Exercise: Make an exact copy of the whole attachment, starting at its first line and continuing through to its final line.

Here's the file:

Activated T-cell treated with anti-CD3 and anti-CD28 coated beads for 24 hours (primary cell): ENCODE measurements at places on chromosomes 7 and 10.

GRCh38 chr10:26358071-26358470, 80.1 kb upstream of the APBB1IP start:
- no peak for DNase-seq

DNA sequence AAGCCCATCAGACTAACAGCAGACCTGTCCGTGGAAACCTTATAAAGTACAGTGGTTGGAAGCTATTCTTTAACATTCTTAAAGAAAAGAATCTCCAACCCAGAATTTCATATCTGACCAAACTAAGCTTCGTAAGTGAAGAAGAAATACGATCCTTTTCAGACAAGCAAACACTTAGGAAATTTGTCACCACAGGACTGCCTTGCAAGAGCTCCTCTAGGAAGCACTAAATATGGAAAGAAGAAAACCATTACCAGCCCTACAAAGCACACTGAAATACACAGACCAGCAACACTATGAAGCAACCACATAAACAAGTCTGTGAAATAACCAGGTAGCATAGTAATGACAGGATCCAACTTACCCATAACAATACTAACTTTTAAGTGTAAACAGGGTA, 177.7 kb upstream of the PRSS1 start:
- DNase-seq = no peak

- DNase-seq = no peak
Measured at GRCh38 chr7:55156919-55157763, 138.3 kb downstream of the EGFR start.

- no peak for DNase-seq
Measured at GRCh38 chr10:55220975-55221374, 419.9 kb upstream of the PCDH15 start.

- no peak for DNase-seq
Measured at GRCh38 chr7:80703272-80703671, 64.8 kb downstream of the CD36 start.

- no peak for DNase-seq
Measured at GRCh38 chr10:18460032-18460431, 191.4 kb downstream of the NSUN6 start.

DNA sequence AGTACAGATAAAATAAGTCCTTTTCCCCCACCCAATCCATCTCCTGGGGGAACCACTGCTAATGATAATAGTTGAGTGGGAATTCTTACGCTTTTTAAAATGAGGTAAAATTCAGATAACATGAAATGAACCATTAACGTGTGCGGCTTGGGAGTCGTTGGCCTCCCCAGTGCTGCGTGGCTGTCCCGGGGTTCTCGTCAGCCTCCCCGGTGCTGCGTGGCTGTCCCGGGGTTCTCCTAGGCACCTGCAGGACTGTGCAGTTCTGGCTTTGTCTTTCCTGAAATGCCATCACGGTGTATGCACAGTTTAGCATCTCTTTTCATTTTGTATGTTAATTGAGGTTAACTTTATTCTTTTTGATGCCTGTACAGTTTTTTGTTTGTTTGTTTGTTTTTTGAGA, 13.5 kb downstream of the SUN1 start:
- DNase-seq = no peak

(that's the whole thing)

Activated T-cell treated with anti-CD3 and anti-CD28 coated beads for 24 hours (primary cell): ENCODE measurements at places on chromosomes 7 and 10.

GRCh38 chr10:26358071-26358470, 80.1 kb upstream of the APBB1IP start:
- no peak for DNase-seq

DNA sequence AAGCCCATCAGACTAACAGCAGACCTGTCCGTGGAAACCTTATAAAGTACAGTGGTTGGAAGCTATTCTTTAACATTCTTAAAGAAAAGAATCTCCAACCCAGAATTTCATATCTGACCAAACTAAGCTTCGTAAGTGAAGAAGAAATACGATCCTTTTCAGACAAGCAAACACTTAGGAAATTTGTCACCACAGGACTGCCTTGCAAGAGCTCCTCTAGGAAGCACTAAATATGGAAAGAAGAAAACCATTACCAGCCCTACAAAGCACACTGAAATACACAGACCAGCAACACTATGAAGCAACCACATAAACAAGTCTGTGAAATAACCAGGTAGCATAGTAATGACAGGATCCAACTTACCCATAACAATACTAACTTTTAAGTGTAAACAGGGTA, 177.7 kb upstream of the PRSS1 start:
- DNase-seq = no peak

- DNase-seq = no peak
Measured at GRCh38 chr7:55156919-55157763, 138.3 kb downstream of the EGFR start.

- no peak for DNase-seq
Measured at GRCh38 chr10:55220975-55221374, 419.9 kb upstream of the PCDH15 start.

- no peak for DNase-seq
Measured at GRCh38 chr7:80703272-80703671, 64.8 kb downstream of the CD36 start.

- no peak for DNase-seq
Measured at GRCh38 chr10:18460032-18460431, 191.4 kb downstream of the NSUN6 start.

DNA sequence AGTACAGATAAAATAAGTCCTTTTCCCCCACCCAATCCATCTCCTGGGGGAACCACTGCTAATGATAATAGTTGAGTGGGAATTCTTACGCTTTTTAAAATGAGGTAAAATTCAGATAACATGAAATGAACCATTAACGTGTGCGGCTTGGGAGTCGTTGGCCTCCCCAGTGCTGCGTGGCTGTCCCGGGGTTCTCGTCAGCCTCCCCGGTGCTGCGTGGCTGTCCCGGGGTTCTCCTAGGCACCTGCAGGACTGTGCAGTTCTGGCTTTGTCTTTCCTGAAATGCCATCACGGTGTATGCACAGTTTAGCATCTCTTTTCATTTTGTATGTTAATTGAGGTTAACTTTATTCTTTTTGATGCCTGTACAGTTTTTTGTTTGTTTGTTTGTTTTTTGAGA, 13.5 kb downstream of the SUN1 start:
- DNase-seq = no peak